Kkakdugi. It's the second most popular type of kimchi. Easy to make and tastes great with Korean stews or noodles.
Kkakdugi is the go-to kimchi when eating starchy soups or stews in Korea. These pickled radish pieces taste salty, spicy and slightly tart. A nice wake-up call for your taste buds.
Korean radish is naturally filled with lots of juice. So when you salt it, it will release this juice into the thick Kimchi paste. You will end up with a small layer of refreshing Kimchi juice. Grab a spoonful of this and use it to lightly season your stew or noodle dish. Or spread it over your rice. I think its one of the best parts of eating Kkakdugi.
Please note that every household has their own recipe for Kimchi. Some families like it spicier. Some prefer a sharper seafood flavor. And some like it sweeter. Our recipe is a good starting point to nail down the basic flavors.
After you make the first batch, you will see what flavors you like as well as modifications you would like. Make a second batch with the other ½ of the Korean Radish. Here are a few suggestions on how to enhance/mask some of the main flavors.
- Make it taste sweeter
- Add ½ an Apple or Korean Pear to the kimchi paste (Place fruit in blender and blend finely, add 2-3 Tablespoons of sauce to the kimchi paste)
- Minimize fishy taste or smell
- Reduce fish sauce from 3 to 2 Tablespoons in the kimchi paste
- Add minced ginger to the kimchi paste (Grate finely or place in blender, few teaspoons)
- Increase tartness
- Leave out at room temperature for 18 hours (Instead of overnight)
Note: Kkakdugi is typically served as banchan, alongside a bowl of white rice and stew. Not eaten by itself as it is too salty/spicy.
Kkakdugi - Turning Korean Radish into Kimchi
- Korean radish - ½ a whole
- Coarse kosher salt - ½ a cup (dining salt also ok, but see notes)
- Fish sauce - 3 Tablespoons If you have Korean anchovy-fish sauce, use that
- Korean red chili flakes gochugaru - 3 Tablespoons
- Minced garlic - ½ Tablespoon
- Sugar - ½ Tablespoon
- Sprite - 2 Tablespoons
- Sesame seeds - 1 Tablespoon optional
Prep Korean Radish
- Peel skin off the radish. Measure one finger-width and cut the radish into thin circle slices. Then cut each slice into a square. Cut each square into bite-sized cubes.
- Take out a mixing bowl. Place Korean radish pieces in. Add in the salt. Mix it around. Let the pieces sit for 10 minutes. After 10 minutes, use your hands or a wooden spoon to grab some the juice that is on the bottom of the bowl and spread it over all the pieces. Then let it sit for another 10 minutes.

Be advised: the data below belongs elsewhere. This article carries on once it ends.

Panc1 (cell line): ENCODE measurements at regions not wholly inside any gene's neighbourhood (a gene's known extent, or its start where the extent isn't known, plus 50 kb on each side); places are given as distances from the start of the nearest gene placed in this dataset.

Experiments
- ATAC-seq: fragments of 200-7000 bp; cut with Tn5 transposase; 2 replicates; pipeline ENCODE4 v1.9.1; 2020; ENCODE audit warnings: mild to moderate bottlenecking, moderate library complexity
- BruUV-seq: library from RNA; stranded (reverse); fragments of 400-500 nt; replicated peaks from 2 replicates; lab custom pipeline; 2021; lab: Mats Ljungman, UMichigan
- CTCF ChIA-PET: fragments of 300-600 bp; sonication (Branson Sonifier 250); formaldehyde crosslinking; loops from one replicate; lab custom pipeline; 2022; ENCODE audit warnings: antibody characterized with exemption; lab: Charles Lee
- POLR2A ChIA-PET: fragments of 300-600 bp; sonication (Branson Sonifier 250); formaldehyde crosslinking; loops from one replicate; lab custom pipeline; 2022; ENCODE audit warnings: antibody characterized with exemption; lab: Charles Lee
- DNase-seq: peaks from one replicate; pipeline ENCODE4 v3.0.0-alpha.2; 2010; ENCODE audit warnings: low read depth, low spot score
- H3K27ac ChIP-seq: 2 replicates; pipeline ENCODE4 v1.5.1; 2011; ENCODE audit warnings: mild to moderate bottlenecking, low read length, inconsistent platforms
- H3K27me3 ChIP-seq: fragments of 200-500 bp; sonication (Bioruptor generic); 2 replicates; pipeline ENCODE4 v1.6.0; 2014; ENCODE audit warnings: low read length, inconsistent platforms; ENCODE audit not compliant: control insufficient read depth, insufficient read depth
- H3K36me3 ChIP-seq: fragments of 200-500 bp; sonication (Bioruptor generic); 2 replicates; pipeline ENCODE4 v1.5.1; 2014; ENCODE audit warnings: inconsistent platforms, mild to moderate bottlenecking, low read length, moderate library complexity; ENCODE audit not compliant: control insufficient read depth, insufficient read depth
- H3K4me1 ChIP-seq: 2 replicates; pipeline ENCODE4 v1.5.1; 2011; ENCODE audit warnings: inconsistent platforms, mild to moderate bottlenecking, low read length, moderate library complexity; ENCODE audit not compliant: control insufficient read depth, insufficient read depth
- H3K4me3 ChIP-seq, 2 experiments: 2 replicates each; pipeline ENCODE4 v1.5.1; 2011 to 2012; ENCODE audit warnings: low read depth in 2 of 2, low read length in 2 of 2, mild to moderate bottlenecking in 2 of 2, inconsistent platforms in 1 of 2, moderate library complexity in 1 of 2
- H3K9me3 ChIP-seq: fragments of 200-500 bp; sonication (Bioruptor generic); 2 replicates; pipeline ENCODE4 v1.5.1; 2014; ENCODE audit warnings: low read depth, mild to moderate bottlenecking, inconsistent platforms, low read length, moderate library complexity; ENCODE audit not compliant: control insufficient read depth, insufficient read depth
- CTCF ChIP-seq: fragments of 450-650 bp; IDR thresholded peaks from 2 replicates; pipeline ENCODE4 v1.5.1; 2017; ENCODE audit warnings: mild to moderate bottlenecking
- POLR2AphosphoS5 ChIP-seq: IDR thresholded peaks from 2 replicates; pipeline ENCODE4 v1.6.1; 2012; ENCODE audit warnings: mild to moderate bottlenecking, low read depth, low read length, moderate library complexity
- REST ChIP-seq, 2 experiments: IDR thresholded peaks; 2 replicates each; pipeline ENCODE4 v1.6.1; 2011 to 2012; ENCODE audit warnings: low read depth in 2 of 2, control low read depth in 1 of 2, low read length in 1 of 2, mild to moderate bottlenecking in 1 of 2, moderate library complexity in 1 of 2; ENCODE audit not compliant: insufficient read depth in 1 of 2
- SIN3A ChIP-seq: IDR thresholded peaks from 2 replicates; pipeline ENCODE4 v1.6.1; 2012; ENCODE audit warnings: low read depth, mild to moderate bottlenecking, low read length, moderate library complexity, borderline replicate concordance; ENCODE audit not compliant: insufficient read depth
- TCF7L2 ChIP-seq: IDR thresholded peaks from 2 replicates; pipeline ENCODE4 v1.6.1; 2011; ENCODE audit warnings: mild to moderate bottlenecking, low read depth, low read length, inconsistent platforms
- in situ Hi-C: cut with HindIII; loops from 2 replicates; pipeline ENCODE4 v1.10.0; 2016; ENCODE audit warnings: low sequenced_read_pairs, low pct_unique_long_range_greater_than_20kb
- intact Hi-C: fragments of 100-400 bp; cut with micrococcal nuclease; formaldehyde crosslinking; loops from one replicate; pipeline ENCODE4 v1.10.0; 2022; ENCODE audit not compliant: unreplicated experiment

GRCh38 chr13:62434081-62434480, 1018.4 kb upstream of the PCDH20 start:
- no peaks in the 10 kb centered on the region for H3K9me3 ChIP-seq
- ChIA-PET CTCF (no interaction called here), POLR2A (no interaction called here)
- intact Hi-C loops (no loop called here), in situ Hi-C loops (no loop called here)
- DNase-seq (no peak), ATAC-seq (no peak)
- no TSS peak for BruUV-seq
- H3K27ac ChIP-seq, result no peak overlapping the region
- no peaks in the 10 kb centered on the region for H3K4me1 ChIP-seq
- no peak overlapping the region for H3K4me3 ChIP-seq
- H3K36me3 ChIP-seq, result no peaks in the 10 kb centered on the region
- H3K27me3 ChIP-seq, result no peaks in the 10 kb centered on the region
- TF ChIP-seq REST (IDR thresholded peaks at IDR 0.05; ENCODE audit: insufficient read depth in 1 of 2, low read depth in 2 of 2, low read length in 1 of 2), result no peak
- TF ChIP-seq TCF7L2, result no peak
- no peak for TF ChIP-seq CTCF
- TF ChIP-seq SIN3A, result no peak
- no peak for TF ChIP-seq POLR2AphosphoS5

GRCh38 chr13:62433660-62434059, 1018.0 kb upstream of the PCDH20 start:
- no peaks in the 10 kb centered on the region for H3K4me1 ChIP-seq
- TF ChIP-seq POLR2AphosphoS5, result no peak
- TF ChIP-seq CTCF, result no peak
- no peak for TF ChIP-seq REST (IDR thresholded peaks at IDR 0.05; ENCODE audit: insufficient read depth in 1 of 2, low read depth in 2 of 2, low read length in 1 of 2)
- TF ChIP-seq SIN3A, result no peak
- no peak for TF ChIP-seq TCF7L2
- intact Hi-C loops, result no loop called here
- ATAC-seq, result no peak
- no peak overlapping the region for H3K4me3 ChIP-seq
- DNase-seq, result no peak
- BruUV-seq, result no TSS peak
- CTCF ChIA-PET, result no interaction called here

Make Kimchi paste
- Mix in all of the listed ingredients. [I didn't add in the video - but also nice to add some finely minced ginger into the paste. It will help balance the salty flavor.]
- After a total of 20 minutes, rinse the radish pieces under cold running water. Make sure to wash away all of the salt pieces. Then place in a strainer and let it drip off excess water.
- Place a few large spoonfuls (~3 scoops) of the Kimchi paste and mix it into the radish pieces.
- Cover the mixing bowl with plastic wrap. Poke a few holes into the wrap.
- Let it sit overnight at room temperature (~12 hours).
- Place in the refrigerator. Once it is cold, it is ready to eat.
- If you will use dining salt instead of coarse salt, use a ¼ cup only. (Dining salt is finer and saltier than coarser salt).
- If you have ginger, mince it and add into the kimchi paste. Will help balance sharper flavors
- Keep in refrigerator - tastes best when eaten within 1 month.
- See video below for more details
Do you know how much the radish you used in this recipe weighed?
Good suggestion! Yes, ginger ale would be a good alternative. Although, bit difficult to find Ginger Ale outside of the US. (I get excited when I see it served on flights)
I never thought to use Sprite in kkakdugi! Since you said ginger helps to balance the flavor, I wonder if ginger ale would be good too....